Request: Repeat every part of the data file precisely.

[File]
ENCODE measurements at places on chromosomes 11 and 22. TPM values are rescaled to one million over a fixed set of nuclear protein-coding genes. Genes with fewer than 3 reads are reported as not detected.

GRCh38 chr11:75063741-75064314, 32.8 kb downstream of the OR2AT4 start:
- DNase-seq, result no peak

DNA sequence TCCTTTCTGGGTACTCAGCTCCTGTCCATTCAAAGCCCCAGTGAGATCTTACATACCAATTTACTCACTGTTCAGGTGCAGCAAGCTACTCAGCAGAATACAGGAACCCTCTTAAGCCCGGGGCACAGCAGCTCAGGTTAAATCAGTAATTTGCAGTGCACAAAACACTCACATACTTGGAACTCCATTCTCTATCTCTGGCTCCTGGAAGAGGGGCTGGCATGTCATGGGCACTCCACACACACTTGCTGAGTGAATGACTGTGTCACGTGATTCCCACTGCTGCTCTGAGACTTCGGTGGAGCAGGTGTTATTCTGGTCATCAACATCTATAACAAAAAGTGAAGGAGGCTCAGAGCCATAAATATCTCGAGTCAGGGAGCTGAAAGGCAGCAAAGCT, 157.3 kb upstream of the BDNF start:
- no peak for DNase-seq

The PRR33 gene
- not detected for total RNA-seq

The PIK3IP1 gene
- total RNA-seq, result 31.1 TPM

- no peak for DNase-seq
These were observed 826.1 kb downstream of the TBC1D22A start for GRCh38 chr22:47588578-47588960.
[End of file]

ENCODE measurements at places on chromosomes 11 and 22. TPM values are rescaled to one million over a fixed set of nuclear protein-coding genes. Genes with fewer than 3 reads are reported as not detected.

GRCh38 chr11:75063741-75064314, 32.8 kb downstream of the OR2AT4 start:
- DNase-seq, result no peak

DNA sequence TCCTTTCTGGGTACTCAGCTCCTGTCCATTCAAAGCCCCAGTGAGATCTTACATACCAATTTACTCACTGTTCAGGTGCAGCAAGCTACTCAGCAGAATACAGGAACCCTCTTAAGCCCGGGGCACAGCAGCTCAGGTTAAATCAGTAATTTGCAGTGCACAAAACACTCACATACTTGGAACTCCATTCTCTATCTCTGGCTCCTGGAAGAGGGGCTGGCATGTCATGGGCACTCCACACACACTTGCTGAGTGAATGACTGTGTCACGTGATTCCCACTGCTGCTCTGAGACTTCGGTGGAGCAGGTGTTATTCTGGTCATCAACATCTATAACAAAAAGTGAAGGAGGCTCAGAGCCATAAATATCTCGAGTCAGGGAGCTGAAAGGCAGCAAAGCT, 157.3 kb upstream of the BDNF start:
- no peak for DNase-seq

The PRR33 gene
- not detected for total RNA-seq

The PIK3IP1 gene
- total RNA-seq, result 31.1 TPM

- no peak for DNase-seq
These were observed 826.1 kb downstream of the TBC1D22A start for GRCh38 chr22:47588578-47588960.